Scandanavia, Daft Punk, and Funky Grooves: My Interview with Manganas Garden


By: Harrison Giza

The radio is filled with music that wants to be funky. Sometimes we Get Lucky and something good comes on. This isn’t the case usually, seeing that 1/10th of the radio truly spits out good, hard funk tracks. I found Manganas Garden after sprawling for irresistible grooves on the internet. As I usually do, I was drinking coffee, and at the first sip found myself clicking a link to the group’s Soundcloud.

And with that, I was instantly trapped within the funky groove of “In The Mood.” I was solidified in the solid simpleness the band sprang out of their instruments. I wanted to dance and dance and dance until I was incapable of breath and french vanilla bean. All I want in the world is for American radio to be Scandinavian funk jams.

One of their songs, “Electricity,” is disco turned to the fourth degree. It’s bopping like Rick James on cocaine withdrawal, mixing Random Access melodies and the band’s own brew of Scandinavian funk.

I got to talk to the band’s guitarist, Axel Agerv, and learned enough about the band to realize they have early Beatles coolness. From tips for blues-licks to the possibility of disco in human DNA, Agerv had a lot of great things to say. To me, the man’s words are just as trademarked as the sweet picking he performs on “Sally.”

So with that… enjoy.


HG: What guitarists have influenced your sound? Who made you want to pick up your guitars?

AA: The first guitarist to really inspire me (axel) to pick a guitar up and start playing was Angus Young. The way he manages to play simple blues-licks and still make them his own is what always amazes me. It’s something you can’t learn, but something you just have, so that means you don’t have to have the best gear and learn the hardest licks, you just have to put all your feelings into each note. Even though you don’t play the same style of music, I find it easy to be inspired by certain guitarists just because of their way of expressing themselves through the guitar. One such guitarist is Brian May of Queen.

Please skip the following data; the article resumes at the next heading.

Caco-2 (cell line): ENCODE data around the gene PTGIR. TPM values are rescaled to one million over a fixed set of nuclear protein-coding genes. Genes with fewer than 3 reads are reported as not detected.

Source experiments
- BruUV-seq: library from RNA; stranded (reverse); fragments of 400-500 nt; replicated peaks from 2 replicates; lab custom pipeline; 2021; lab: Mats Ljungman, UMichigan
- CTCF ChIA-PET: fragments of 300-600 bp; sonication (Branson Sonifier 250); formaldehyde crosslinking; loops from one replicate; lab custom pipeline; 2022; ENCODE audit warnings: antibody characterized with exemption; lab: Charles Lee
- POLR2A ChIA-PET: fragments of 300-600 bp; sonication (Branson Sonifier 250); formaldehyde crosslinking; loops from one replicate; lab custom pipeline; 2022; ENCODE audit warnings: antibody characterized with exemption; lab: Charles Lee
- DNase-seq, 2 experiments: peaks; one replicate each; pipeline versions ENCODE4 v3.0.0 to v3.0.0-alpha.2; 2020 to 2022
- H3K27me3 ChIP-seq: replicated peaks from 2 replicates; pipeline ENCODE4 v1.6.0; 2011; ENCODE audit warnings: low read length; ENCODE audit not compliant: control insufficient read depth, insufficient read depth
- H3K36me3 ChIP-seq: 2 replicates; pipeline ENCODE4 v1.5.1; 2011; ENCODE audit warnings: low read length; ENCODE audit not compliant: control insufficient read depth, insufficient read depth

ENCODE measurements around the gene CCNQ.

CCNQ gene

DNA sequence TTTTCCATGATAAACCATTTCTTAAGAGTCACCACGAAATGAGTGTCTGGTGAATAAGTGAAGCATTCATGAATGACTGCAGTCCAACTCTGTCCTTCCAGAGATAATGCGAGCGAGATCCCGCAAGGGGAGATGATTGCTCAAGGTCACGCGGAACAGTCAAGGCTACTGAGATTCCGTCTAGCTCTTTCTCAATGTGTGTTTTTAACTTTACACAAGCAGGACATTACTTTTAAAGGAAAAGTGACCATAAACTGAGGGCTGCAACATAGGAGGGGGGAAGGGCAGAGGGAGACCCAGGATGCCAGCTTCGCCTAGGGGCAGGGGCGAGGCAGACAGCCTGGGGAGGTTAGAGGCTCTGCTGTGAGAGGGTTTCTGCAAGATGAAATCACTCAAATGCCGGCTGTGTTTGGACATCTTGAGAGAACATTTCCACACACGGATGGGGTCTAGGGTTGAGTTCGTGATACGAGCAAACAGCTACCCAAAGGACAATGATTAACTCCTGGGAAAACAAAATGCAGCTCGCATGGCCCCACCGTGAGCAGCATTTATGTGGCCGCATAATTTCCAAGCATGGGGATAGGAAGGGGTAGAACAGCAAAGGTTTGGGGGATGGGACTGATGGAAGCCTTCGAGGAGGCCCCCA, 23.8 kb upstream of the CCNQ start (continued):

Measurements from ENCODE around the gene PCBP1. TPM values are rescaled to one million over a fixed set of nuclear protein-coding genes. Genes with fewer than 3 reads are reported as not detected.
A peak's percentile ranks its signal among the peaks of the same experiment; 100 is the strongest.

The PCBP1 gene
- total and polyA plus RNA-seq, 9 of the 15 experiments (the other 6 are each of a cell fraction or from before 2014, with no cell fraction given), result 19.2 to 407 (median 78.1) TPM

HG: Where do you see your band going in the future? Where will you be in a year?

AA: In one year we hope to be playing more often, and on bigger venues. It would be great to keep ourselves alive and floating just by playing, so we wouldn’t have to work all the time. That really steals a lot of time away from writing and rehearsing songs. Hopefully it won’t take too long for us to elevate to that level.

HG: Daft is a big influence on you guys. What’d you think of the new album?